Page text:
A robot That Ties The Knot

February 10, 2005

An ASME member and retired engineer who once designed biomedical instruments is busy in his basement building a machine that can automatically tie a knot in a necktie. Dr. Seth Goldstein, who has worked as a mechanical engineer for 40 years, will complete the robotic device this summer for display at the Franklin Institute in Philadelphia. There, the job of Why Knot will be to inspire the analytical and creative abilities of young men and women and raise awareness of mechanical engineering as a career choice.

"As a kid, I took the tour of the factory in Hershey, Pennsylvania, and was astonished with the automated process of wrapping the paper around the chocolate bars," explained Goldstein, who attended Massachusetts Institute of Technology and was a founder of the Bioengineering Division at ASME. "I believe Why Knot can inspire people in the same way and instill in them the desire to conceive and create."

Visitors who walk past Why Knot will activate a sensor that automatically starts the machine. Why Knot is a kinetic sculpture machine that consists of electric motors that send power to pulleys, levers, and other mechanical components, which grasp, pull, and manipulate the necktie to secure a standard four-in-hand knot. The device also unties the knot. Goldstein and a friend wrote a computer program that provides the automated and sequential control of the DC motors. All the electrical and mechanical components of Why Knot are contained in a 2' by 3' footprint.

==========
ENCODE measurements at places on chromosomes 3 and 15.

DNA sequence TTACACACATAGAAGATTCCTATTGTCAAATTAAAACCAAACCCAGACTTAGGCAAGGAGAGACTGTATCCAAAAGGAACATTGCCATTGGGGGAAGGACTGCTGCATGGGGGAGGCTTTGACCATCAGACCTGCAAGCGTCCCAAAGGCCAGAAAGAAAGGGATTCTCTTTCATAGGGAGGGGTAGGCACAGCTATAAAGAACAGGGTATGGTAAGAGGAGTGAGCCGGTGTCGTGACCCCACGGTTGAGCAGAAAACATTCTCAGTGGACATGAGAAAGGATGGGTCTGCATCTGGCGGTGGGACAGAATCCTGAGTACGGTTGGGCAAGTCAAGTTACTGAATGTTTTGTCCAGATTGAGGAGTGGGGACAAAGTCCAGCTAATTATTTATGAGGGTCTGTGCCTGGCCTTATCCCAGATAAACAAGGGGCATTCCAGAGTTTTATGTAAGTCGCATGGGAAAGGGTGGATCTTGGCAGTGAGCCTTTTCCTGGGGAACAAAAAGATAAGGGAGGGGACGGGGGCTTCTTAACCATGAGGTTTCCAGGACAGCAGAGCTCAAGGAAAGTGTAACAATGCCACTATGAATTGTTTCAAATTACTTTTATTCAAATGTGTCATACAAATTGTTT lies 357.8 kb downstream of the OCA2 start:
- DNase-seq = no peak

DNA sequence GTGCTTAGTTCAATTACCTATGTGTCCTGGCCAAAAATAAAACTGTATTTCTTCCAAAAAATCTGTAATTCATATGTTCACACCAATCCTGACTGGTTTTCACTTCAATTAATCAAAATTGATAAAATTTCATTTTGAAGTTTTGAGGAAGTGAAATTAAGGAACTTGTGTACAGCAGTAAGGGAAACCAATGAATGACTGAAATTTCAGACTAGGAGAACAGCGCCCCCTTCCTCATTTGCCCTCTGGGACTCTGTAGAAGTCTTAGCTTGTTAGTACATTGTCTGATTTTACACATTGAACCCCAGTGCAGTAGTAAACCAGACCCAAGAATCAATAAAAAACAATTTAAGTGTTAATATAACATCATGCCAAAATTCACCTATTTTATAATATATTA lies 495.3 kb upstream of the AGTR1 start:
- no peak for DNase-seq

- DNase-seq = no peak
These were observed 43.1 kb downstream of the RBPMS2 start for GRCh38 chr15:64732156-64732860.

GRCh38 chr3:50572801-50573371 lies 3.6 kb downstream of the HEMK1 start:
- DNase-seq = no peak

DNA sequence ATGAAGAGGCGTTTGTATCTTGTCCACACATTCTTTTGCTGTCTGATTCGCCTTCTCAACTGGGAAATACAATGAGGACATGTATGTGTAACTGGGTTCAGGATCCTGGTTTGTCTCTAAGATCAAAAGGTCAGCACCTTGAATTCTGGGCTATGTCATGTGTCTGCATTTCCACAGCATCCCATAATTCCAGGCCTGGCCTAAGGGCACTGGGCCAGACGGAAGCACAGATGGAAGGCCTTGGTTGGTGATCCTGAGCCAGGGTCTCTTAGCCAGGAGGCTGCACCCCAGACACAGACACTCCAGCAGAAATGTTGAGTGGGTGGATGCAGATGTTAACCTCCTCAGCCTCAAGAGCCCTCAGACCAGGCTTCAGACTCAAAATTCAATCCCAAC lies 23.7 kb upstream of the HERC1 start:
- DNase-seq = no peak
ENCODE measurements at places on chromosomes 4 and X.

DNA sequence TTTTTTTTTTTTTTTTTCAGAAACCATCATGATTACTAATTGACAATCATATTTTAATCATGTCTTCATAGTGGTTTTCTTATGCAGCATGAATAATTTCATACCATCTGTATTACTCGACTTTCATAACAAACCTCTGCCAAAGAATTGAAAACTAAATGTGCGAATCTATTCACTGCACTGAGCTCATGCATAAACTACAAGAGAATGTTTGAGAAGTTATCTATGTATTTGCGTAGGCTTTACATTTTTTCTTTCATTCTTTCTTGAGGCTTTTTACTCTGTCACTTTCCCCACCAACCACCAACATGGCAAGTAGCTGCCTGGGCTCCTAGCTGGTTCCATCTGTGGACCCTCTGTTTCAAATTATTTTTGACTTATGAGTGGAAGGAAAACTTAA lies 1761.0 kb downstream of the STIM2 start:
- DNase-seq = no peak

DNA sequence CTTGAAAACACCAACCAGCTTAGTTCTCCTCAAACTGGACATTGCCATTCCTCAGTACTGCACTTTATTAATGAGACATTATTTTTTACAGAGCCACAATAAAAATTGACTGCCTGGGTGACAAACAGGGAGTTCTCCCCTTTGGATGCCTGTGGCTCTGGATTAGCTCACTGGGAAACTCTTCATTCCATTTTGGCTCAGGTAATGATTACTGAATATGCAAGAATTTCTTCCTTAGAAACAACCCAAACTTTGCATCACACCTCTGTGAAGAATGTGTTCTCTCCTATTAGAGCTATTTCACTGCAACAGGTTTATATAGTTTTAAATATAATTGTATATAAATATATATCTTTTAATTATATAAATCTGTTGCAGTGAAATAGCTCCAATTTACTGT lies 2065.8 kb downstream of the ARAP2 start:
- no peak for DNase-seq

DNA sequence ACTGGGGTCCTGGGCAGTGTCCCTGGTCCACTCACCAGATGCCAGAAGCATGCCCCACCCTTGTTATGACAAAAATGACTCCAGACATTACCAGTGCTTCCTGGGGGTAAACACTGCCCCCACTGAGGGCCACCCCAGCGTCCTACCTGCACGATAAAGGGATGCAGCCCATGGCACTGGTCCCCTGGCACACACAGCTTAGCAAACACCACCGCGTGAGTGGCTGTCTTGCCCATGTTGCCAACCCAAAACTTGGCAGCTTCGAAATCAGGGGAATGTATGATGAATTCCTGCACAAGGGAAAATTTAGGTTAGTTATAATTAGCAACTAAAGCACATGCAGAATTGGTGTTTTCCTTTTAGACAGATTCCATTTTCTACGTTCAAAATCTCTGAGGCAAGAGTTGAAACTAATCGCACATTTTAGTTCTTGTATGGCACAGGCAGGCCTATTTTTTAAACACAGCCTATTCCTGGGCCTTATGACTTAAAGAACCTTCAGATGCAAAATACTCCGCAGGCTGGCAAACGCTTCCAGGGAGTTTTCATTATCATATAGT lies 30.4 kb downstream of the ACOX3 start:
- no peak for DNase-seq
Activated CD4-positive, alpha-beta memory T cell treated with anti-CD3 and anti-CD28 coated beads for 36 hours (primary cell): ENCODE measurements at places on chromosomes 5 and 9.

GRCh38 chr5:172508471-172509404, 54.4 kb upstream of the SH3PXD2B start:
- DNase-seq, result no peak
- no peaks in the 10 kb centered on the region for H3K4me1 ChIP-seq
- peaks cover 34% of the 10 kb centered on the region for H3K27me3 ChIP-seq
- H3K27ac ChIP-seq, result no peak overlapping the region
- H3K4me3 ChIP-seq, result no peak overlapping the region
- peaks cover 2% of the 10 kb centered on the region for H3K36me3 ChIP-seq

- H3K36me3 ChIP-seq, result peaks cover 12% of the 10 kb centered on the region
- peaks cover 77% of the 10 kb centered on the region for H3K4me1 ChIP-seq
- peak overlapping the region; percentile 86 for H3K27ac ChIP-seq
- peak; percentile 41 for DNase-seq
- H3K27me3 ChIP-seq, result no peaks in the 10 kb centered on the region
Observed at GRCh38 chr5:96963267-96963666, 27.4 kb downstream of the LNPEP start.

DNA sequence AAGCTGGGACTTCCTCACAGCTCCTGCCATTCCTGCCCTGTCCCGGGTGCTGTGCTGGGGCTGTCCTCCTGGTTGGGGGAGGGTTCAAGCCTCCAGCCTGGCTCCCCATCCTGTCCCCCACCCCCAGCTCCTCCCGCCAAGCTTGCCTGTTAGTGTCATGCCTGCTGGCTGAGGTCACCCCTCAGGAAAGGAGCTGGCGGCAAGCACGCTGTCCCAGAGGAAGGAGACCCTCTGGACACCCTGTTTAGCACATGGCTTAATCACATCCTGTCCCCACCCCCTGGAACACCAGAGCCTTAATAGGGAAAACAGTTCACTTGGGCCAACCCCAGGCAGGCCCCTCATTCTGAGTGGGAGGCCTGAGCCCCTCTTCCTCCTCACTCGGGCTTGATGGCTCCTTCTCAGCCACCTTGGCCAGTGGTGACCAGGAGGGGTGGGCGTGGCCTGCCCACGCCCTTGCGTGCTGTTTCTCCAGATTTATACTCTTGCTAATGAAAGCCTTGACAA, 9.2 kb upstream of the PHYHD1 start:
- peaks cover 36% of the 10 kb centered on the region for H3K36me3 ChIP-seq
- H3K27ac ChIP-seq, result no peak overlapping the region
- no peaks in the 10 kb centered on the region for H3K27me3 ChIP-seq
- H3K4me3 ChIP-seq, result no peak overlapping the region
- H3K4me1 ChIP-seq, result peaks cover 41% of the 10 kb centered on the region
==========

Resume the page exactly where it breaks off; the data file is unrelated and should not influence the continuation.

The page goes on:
The machine that Goldstein is readying for exhibition at the Franklin Institute is a more robust model of an earlier version that took the inventor 2 ½ years to build in his spare time at night and on weekends. Goldstein is designing increased intelligence as well as a self-correcting function into the second-generation Why Knot.

This year, ASME is celebrating its 125th anniversary. The founding of ASME in 1880 is intertwined with the early history of the Franklin Institute, which during the middle and late 19th century was a prime vehicle for disseminating information about mechanical engineering.

ASME continues to sponsor educational and public awareness programs aimed to inspire young people towards careers in mechanical engineering and technology.

Why Knot will be a permanent exhibit in the newly renovated Mechanics Hall at Franklin. "I hope it's a real attention-getter," said Goldstein. The ASME Foundation has provided $30,000 for the project.

Goldstein holds 12 patents for inventions in the areas of pneumatics, instrumentation, medical devices, and microscopy. He is the former head of the mechanical engineering section at the National Institute of Health. He is a Fellow of ASME.

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